Frequent CDSS alerts, especially inappropriate alerts, lead to “alert fatigue” and may cause users to miss or ignore important alerts16, 30, 40. These point of care reminders are more likely to improve clinical processes of care when providers are required to enter a response41. Clinical decision support systems can be less effective when doctors do not follow system advice12.
Clinical decision support systems have been shown to improve patient outcomes in some circumstances1, 6, 8, 9, 20, 25, 27. CDSS appear most likely to improve patient outcomes when used to help manage chronic conditions27 such as high cholesterol9 and diabetes2, 19. Such systems can improve blood glucose when implemented as part of a complex hospital-based intervention42. CDSS may also reduce adverse events25, 26 and mortality in inpatient care25.
Researchers suggest standardized content that can be easily updated and integration in an EHR to provide timely and appropriate support during workflows will increase the ability of CDSS to support diagnosis43. The frequent need for customization on a site-by-site basis to meet organizational, departmental, and provider needs and practices, and lack of interoperability between different EHRs can be barriers to CDSS implementation44. Recommendations for implementing CDSS and other e-health technologies include considering their complexity, adaptability, and compatibility with existing systems when selecting a system and involving key stakeholders early in the implementation process45.
Impact on Disparities
Many commercially produced EHRs include CDSS48, and organizations such as Brigham and Women’s Hospital and the Yale School of Medicine developed decision support systems as part of the AHRQ Clinical Decision Support Demonstration Projects44.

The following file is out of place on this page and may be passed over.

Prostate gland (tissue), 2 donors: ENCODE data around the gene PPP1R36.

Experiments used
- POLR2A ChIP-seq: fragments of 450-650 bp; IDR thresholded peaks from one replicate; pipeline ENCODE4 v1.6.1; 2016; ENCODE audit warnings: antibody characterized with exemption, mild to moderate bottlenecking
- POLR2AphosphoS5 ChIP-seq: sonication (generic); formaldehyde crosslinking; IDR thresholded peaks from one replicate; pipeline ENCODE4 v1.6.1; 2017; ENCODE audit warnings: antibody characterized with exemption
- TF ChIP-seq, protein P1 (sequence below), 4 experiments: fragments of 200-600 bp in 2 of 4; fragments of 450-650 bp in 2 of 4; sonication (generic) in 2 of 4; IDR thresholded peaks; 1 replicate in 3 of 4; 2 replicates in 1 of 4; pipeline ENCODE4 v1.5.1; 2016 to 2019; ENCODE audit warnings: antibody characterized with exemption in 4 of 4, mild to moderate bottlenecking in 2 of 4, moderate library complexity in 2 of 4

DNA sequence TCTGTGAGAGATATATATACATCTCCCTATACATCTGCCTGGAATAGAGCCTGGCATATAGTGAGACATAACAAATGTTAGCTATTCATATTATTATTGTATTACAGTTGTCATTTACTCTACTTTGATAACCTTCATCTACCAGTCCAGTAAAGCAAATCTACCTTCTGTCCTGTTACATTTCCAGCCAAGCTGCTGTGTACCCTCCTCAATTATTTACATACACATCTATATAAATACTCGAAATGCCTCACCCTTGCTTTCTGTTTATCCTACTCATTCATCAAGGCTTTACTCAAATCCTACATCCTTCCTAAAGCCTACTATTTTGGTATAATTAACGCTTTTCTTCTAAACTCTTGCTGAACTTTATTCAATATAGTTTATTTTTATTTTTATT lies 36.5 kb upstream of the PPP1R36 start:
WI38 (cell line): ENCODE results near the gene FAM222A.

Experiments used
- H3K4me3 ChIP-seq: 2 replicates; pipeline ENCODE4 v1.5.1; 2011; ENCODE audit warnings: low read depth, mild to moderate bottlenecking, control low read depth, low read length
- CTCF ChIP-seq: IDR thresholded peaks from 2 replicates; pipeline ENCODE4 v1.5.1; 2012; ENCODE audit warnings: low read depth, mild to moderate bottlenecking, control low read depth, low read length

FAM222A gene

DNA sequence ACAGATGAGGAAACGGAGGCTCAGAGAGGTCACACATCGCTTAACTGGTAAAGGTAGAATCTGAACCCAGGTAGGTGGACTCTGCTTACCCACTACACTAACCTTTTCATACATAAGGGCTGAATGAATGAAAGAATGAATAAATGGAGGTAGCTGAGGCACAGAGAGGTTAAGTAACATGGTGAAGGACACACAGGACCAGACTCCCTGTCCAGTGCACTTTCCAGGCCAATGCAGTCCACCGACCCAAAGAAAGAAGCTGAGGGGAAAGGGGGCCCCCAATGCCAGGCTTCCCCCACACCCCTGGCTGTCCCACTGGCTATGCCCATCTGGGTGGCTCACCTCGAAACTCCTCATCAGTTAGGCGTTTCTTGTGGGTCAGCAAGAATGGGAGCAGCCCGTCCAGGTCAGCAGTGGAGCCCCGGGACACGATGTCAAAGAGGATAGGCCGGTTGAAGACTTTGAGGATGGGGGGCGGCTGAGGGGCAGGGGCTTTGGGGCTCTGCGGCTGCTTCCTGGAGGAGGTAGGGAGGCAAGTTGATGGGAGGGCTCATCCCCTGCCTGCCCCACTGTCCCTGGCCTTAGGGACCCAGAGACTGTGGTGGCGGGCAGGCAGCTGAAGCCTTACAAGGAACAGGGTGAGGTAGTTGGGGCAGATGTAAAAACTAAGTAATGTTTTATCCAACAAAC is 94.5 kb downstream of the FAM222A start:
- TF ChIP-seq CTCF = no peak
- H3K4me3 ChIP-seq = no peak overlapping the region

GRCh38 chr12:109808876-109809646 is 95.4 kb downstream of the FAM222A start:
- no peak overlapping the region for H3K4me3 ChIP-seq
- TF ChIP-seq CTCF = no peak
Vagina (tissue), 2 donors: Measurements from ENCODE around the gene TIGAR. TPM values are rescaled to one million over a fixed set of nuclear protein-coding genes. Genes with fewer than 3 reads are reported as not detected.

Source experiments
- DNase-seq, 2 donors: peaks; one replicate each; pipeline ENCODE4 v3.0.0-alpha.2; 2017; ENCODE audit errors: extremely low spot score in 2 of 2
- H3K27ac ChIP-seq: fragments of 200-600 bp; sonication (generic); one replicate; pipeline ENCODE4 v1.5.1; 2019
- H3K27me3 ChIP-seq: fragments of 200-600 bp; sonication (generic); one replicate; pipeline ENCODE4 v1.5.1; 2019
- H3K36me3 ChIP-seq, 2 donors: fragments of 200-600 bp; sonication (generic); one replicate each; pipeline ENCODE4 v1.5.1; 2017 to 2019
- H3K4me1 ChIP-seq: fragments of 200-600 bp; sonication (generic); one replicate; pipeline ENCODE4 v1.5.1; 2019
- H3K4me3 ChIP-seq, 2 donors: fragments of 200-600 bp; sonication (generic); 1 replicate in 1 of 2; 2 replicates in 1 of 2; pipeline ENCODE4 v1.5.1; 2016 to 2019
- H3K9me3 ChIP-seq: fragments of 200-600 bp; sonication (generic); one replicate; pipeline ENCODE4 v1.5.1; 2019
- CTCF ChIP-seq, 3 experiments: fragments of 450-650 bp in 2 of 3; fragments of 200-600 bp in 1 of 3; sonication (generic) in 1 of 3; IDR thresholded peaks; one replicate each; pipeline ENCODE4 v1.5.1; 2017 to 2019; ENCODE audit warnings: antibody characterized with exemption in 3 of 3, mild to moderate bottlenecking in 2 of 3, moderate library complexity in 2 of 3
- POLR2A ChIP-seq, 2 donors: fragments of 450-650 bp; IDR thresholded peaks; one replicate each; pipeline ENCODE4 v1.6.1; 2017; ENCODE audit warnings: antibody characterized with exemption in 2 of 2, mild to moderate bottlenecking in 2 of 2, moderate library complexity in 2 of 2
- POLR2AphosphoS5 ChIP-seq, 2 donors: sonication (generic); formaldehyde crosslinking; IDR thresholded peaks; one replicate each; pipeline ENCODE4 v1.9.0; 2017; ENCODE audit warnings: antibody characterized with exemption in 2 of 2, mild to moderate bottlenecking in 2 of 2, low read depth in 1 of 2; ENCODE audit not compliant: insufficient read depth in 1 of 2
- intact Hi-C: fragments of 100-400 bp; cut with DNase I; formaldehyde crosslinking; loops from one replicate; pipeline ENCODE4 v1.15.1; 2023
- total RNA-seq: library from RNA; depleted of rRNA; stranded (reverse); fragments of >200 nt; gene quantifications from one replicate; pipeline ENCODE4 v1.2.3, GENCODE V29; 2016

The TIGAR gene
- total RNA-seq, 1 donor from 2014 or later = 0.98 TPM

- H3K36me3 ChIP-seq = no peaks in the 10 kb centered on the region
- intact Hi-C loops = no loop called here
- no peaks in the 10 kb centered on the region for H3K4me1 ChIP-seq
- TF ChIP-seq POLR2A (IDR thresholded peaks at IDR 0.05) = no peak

Partners Healthcare System, an integrated system of hospitals in Massachusetts, uses CDSS to provide real-time reminders on guideline-based care recommendations for acute respiratory infections, CAD, and diabetes49.
US DHHS-Meaningful use - US Department of Health and Human Services (US DHHS). Achieve meaningful use.
AHRQ-CDS - Agency for Healthcare Research and Quality (AHRQ). Health information technology: Clinical decision support (CDS).
CDC DHDSP-CDSS - Centers for Disease Control and Prevention (CDC), Division for Heart Disease and Stroke Prevention (DHDSP). Implementing clinical decision support systems (CDSS).
ONCHIT-Implementing HIT - The Office of the National Coordinator for Health Information Technology (ONCHIT). Implementing Health IT.
NAM-Optimizing CDS - Optimizing strategies for clinical decision support: Summary of a meeting series. Tcheng JE, Bakken S, Bates DW, et al., ed. Washington, DC: National Academy of Medicine. 2017.
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48 ONCHIT-CDS - The Office of the National Coordinator for Health Information Technology (ONCHIT). Clinical decision support (CDS).